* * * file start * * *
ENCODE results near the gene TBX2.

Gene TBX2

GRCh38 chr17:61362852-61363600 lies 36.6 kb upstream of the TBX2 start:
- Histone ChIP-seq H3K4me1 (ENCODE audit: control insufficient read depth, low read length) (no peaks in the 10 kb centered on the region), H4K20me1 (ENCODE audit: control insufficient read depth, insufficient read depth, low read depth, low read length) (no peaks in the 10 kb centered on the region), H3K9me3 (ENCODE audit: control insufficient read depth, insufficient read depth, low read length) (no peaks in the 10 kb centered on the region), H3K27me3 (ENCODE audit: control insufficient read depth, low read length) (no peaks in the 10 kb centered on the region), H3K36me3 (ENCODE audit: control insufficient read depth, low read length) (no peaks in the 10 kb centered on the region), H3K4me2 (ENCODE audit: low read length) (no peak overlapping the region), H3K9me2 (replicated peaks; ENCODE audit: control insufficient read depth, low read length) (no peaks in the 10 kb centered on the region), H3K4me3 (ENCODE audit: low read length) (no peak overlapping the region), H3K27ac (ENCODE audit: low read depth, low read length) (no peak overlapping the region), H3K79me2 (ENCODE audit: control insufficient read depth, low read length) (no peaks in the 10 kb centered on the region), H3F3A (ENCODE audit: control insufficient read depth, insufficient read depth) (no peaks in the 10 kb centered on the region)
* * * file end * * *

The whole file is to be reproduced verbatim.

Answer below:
ENCODE results near the gene TBX2.

Gene TBX2

GRCh38 chr17:61362852-61363600 lies 36.6 kb upstream of the TBX2 start:
- Histone ChIP-seq H3K4me1 (ENCODE audit: control insufficient read depth, low read length) (no peaks in the 10 kb centered on the region), H4K20me1 (ENCODE audit: control insufficient read depth, insufficient read depth, low read depth, low read length) (no peaks in the 10 kb centered on the region), H3K9me3 (ENCODE audit: control insufficient read depth, insufficient read depth, low read length) (no peaks in the 10 kb centered on the region), H3K27me3 (ENCODE audit: control insufficient read depth, low read length) (no peaks in the 10 kb centered on the region), H3K36me3 (ENCODE audit: control insufficient read depth, low read length) (no peaks in the 10 kb centered on the region), H3K4me2 (ENCODE audit: low read length) (no peak overlapping the region), H3K9me2 (replicated peaks; ENCODE audit: control insufficient read depth, low read length) (no peaks in the 10 kb centered on the region), H3K4me3 (ENCODE audit: low read length) (no peak overlapping the region), H3K27ac (ENCODE audit: low read depth, low read length) (no peak overlapping the region), H3K79me2 (ENCODE audit: control insufficient read depth, low read length) (no peaks in the 10 kb centered on the region), H3F3A (ENCODE audit: control insufficient read depth, insufficient read depth) (no peaks in the 10 kb centered on the region)